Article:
Of course, Turkey was the first Muslim majority nation to recognise “Israel” and prior to recent decades, Ankara and Tel Aviv have had a generally healthy relationship. This dramatically changed in 2010 when “Israeli” commandos illegally boarded the MV Mavi Marmara in international waters. The MV Mavi Marmara was a privately chartered Turkish flagged ship carrying mostly Turkish activists on their way to Gaza in order to deliver much needed humanitarian supplies to besieged Palestinians. The gruesome raid killed ten Turks and resulted in the lowest ebb in Ankara-Tel Aviv relations until now.
Pipeline politics no more
The incident resulted in the expulsion of Tel Aviv’s ambassador to Ankara and a formal downgrading in relations. In 2016, the two sides reconciled, primarily out of pragmatic motives. At the time, both “Israel” and Turkey hoped to jointly participate in a pipeline that would transport gas from northern Iraq through Turkey and into “Israel”.
However, since then, the plans for such Turkey to “Israel” East Mediterranean pipeline have stalled. Instead, Tel Aviv has pivoted closer to Turkey’s regional rival Egypt (which has said next to nothing about Palestine in recent days), while most importantly there is now talk of an EU sponsored East Mediterranean pipeline between “Israel”, Cyprus, Greece and Italy.
“The EastMed gas pipeline would circumvent Turkey, which has increased tensions with Cyprus, Greece and Israel recently, providing a way to transport newly discovered gas supplies from the East Mediterranean to Europe. The talks in Nicosia in May follow a memorandum of understanding regarding the EastMed pipeline, which was signed in December.
According to the Public Gas Corporation of Greece (DEPA), the EastMed will connect the recently discovered gas fields in the Levantine Basin, in the southeast Mediterranean, with mainland Greece and is projected to carry 8-14 billion cubic meters per year of natural gas to Greece and Europe.
According to DEPA, the approximately 1900 kilometer long pipeline (700 kilometers on-shore, 1200 off-shore) consists of the three following main sections, as well as compressor stations located in Cyprus and Crete: a pipeline from the fields to Cyprus, a pipeline connecting Cyprus to Crete, and a pipeline from Crete crossing mainland Greece up to the Ionian coast.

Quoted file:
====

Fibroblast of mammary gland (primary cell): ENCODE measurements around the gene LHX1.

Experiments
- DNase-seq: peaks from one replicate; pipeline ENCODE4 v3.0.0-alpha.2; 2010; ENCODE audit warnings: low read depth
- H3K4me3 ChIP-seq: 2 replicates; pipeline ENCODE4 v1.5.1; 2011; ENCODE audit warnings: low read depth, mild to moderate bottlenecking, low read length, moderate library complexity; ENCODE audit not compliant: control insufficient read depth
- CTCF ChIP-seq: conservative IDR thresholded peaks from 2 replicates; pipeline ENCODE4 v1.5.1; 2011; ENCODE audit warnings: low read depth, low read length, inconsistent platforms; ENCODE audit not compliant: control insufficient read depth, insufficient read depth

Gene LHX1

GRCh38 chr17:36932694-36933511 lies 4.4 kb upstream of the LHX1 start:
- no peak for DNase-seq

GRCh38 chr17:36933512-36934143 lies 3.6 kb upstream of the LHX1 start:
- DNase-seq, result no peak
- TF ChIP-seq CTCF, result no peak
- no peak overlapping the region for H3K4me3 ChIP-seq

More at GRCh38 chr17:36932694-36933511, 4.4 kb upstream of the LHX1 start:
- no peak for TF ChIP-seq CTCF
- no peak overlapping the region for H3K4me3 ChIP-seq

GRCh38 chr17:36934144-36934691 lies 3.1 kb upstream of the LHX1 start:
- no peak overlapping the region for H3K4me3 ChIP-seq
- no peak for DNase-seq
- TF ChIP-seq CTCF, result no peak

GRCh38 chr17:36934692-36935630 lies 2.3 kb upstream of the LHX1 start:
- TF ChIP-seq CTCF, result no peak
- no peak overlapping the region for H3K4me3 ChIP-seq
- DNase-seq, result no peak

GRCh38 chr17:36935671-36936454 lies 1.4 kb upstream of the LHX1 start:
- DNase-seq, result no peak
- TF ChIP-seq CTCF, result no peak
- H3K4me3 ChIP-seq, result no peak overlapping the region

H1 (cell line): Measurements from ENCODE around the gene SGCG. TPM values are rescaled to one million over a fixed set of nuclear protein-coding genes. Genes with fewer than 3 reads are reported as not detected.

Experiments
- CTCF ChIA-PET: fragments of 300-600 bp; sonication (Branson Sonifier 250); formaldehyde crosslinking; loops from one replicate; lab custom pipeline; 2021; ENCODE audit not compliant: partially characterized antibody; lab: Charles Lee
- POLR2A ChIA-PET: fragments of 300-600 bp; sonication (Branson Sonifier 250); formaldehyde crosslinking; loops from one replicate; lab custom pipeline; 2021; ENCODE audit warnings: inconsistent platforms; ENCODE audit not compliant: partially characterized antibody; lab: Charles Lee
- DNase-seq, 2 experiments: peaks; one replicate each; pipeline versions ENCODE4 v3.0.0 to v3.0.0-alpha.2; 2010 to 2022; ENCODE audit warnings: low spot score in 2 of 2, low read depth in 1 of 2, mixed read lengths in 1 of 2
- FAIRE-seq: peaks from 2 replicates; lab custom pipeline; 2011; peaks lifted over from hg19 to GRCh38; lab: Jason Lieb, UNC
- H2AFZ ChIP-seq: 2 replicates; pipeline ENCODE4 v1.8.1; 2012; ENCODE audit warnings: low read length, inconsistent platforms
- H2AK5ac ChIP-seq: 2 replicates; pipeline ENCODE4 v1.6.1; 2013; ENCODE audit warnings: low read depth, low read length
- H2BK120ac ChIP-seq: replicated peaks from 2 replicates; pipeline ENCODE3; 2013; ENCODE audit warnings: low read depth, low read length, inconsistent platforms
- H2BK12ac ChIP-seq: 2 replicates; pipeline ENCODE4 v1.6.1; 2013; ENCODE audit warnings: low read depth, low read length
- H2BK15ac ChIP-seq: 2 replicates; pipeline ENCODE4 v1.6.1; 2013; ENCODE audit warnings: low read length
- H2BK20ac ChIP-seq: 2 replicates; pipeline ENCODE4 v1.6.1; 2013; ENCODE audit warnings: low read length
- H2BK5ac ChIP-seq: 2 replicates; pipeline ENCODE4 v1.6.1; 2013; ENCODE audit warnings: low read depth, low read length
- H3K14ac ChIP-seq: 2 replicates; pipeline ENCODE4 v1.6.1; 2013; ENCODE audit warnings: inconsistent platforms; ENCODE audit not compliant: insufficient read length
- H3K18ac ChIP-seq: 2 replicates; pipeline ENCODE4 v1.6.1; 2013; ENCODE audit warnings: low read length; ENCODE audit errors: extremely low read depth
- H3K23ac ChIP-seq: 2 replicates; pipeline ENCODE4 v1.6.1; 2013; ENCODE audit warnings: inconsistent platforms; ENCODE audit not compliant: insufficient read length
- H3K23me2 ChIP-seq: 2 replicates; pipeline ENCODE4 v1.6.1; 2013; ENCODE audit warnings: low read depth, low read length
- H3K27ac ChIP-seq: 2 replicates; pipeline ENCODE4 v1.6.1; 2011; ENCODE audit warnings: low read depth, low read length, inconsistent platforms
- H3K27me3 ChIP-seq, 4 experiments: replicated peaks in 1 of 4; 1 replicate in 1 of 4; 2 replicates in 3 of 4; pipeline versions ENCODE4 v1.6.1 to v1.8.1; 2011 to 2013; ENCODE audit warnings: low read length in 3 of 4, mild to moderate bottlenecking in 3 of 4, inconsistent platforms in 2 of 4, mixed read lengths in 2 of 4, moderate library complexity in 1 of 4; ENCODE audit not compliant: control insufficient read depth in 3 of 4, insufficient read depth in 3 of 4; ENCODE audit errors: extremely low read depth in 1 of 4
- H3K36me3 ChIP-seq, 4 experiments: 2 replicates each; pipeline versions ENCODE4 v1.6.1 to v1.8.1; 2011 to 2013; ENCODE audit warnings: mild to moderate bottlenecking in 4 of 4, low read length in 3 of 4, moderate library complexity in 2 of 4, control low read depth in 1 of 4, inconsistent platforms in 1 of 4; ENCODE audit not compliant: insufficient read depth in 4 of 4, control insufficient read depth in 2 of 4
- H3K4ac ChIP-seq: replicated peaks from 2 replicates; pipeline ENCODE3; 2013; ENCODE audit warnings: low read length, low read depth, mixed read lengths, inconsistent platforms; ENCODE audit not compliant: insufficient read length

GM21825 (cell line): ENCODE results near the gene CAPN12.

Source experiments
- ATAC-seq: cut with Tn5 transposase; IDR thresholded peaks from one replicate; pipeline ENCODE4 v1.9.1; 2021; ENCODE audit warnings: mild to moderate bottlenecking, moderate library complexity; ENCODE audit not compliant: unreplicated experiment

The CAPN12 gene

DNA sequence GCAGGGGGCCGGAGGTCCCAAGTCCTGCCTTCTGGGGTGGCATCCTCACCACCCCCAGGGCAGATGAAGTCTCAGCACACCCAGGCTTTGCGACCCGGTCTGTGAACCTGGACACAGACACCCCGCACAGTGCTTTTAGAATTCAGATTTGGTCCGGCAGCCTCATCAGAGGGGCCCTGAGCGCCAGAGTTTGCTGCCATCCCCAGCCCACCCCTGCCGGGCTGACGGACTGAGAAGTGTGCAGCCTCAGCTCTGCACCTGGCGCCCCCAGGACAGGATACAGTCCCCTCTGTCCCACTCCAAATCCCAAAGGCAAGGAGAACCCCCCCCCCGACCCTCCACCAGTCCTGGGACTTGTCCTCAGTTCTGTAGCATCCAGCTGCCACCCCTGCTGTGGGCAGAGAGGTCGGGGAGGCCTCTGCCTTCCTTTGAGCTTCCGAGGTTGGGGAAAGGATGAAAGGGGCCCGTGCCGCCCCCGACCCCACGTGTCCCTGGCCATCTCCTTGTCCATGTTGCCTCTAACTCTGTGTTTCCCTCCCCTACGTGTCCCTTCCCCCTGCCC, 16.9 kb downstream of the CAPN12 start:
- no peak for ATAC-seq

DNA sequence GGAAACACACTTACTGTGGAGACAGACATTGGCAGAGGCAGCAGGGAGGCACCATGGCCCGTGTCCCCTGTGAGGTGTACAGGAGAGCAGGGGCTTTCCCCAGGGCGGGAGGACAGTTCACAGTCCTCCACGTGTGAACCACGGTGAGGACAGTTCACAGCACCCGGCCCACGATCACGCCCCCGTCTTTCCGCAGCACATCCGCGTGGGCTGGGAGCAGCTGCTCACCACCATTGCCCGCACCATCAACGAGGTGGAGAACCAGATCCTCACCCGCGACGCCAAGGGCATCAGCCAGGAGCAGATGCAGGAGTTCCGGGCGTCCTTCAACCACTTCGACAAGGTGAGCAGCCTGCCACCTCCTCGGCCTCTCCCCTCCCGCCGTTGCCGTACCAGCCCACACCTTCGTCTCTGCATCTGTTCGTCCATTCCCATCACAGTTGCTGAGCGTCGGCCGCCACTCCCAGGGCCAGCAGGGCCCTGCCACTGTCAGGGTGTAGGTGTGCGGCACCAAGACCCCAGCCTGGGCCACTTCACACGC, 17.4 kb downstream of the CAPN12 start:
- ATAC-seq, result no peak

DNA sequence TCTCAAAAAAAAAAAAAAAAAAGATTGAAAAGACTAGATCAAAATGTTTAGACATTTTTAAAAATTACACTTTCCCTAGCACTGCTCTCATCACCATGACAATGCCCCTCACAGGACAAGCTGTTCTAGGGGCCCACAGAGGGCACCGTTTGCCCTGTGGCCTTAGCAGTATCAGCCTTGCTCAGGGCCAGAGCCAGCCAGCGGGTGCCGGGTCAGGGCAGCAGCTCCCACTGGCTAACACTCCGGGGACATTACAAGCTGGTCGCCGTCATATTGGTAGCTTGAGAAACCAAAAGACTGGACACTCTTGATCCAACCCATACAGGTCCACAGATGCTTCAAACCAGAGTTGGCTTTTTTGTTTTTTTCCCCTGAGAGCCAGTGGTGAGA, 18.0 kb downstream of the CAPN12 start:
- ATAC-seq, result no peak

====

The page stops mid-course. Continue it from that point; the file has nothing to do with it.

From there the EastMed can link up with the offshore Poseidon pipeline enabling the delivery of additional diversified sources from the Levantine to Italy and beyond. The EastMed pipeline is preliminarily designed to have exit points in Cyprus, Crete, and mainland Greece as well as the connection point with the Poseidon pipeline”.
The deal to create such a pipeline was sealed in December of 2017 while glowing reports from pro-EU media touted the deal as a means of allowing Europe to decrease its dependence on Russian gas while also offering “Israel” a chance to swap Turkey for EU partners. As Turkey’s long paralytic bid to join the EU is now de-facto over, both Europe and “Israel’s” cooperation over a new East Mediterranean gas pipeline has the effect of drawing Russia and Turkey into an even closer partnership than the one they are currently in.
At the moment the Turkstream pipeline designed to bring Russian gas into Europe via Turkey is a major joint project between Moscow and Ankara. Now, both the EU and “Israel” are looking to challenge this route with a pipeline of their own in a similar region. In reality, there is enough demand for gas in Europe and “Israel” to mean that both pipelines can coexist, but the geopolitical optics are clear enough. Tel Aviv has joined forces with the most anti-Ankara states in the EU in order to cut Turkey out of “Israel’s” future.
The importance of Turkey’s Soft Power in the Sunni Muslim world